I made this CLASSIC Steak Au Poivre Recipe by Julia Child, OLD SCHOOL!

Renee HenertBeef, Cuts of Meat, Red Meat Lover Show, Steak, Stove, Testimonial1 Comment

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Steak Au Poivre

If you’ve been following this channel for a while, you know it’s all about my meaty food journey. I’m just a curious guy who wants to answer some questions I have about cooking and preparing delicious meat. Today on my journey, I’m making steak au poivre from the one and only:

Julia Child

I really liked her for a couple of reasons. The number one reason? Her motto was “anyone can cook”. And that’s really what I believe. That’s what this journey has been about. Also, she attributed her longevity to red meat and gin. I’m not much of a Gin drinker (say that three times in a row) so I sipped some cognac while cooking today!

Steak Au Poivre

I went old school and made the French classic “Steak Au Poivre” recipe from Julia Child’s cookbook – Mastering the Art of French Cooking. This classic steak recipe combines a LOT of peppercorns, cognac (yum!) and butter to create a delicate sauce for any cut of steak.

This is a very popular Julia Child recipe. Steak Au Poivre directly translates to “steak coated liberally with crushed peppercorns before cooking”. Typically, I salt my steaks one hour before cooking (it’s scientifically proven to make a tastier steak), but for the sake of this steak recipe, we are following Julia’s directions exactly. Once the steak is coated in peppercorns, I let the steak sit for one hour in hopes that it soaks up all the peppery goodness.

steak au poivre
steak au poivre

Fond of Fond?

Once the steak is removed from the pan, it leaves behind deliciousness on the bottom of the pan called “fond”. What the heck is fond, you ask??

Fond is a French culinary term that refers to the browned bits that remain on the pan after cooking meat or vegetables. Those browned bits are used as a base for deglazing cream and/or spirits into tasty sauces and gravy.

However, fond has a non-culinary definition as well: having an affection of or liking for. Which I don’t think is a coincidence because, here at Red Meat Lover, we are very fond of fond. Okay. Now that I got that off my chest, back to the steak!

Mastering the Art of French Cooking

steak recipe

Upon first bite, I really tasted a lot of pepper flavor. But it wasn’t too overpowering like I thought it would be. Actually, the peppercorns give the steak a nice, fresh taste. The sauce adds a savory element to the steak as well. Next time though, I will make sure to cook the sauce a little longer so it thickens up.

Would I say I mastered the art of French cooking? Not quite. I still need some practice. But I think Julia Child would appreciate the effort! And the amount of spirits consumed while making this steak recipe!

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Steak Au Poivre Recipe by Julia Child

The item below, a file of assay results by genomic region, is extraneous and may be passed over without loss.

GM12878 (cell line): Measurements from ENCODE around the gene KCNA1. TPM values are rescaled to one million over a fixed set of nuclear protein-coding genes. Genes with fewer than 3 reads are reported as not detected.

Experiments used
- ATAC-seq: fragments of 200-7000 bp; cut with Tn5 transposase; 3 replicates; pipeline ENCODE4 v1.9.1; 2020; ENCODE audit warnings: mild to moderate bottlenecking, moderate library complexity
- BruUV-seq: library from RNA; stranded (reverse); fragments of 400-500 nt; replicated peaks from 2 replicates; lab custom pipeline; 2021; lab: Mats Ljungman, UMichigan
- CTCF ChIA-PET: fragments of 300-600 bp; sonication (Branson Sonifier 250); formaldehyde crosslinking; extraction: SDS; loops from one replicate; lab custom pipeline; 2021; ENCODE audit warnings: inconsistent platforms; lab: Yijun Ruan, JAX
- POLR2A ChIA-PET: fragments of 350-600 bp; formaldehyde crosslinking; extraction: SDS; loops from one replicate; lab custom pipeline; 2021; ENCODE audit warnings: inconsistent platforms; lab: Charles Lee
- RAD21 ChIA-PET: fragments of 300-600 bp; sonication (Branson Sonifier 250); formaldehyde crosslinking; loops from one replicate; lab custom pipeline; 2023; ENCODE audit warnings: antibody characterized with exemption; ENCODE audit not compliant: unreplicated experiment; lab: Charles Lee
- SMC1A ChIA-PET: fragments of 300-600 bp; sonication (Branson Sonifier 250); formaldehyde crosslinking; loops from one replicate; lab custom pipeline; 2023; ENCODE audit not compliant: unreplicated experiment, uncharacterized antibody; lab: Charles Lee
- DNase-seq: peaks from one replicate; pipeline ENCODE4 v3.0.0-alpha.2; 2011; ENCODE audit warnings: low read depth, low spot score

1. Let steaks sit out of the refrigerator for about 1 hour to come up to room temperature. Dry the steaks thoroughly on paper towels. (Julia points out that this step is very important because if the steaks are wet at all, they will not brown.)
  2. Rub and press the crushed peppercorns into both sides of the meat with your fingers and the palms of your hands. Cover with wax paper. Let stand for about a half hour so the flavor of the pepper will penetrate the meat.
  3. Heat the oil in an iron or non-stick skillet over medium high heat until it nearly starts to smoke.
  4. Sear the steaks on one side for 3-4 minutes, and regulate the heat so the fat is always very hot but not burning. Flip & sear on the other side for 3-4 minutes.
  5. According to Julia, “The steak is done to a medium rare the moment you observe a little pearling of red juice beginning to ooze at the surface of the steak. Another test is to press the steak with your finger; it is medium rare when it just begins to take on a suggestion of resistance and spring in contrast to its soft raw state. If you have any doubts at all, cut a small incision in the steak.”
  6. Remove the steaks to a hot platter and season it quickly with salt and additional pepper, to taste. Keep warm while completing the sauce.
  7. Pour any fat or oil left behind out of the skillet. Add the butter and shallots and cook slowly for a minute. Pour in the stock and boil down rapidly over high heat while scraping up the coagulated cooking juices.
  8. Then add the cognac and boil rapidly for a minute or two more to evaporate its alcohol.
  9. Off heat, whisk in half-and-half slowly.
  10. Serve immediately over the steaks. Julia suggests serving the steaks with fresh watercress and sautéed or fried potatoes.

One Comment on “I made this CLASSIC Steak Au Poivre Recipe by Julia Child, OLD SCHOOL!”

  1. Thank you so much for sharing Julia’s Exact recipe from her cook book. my father used to make this Years ago – it was MY favorite meal. he’d make it for special occasions. or if i begged long enough. i can’t wait to make it for myself now. FYI, too many people have decided to tweak it, so Thanks Again.

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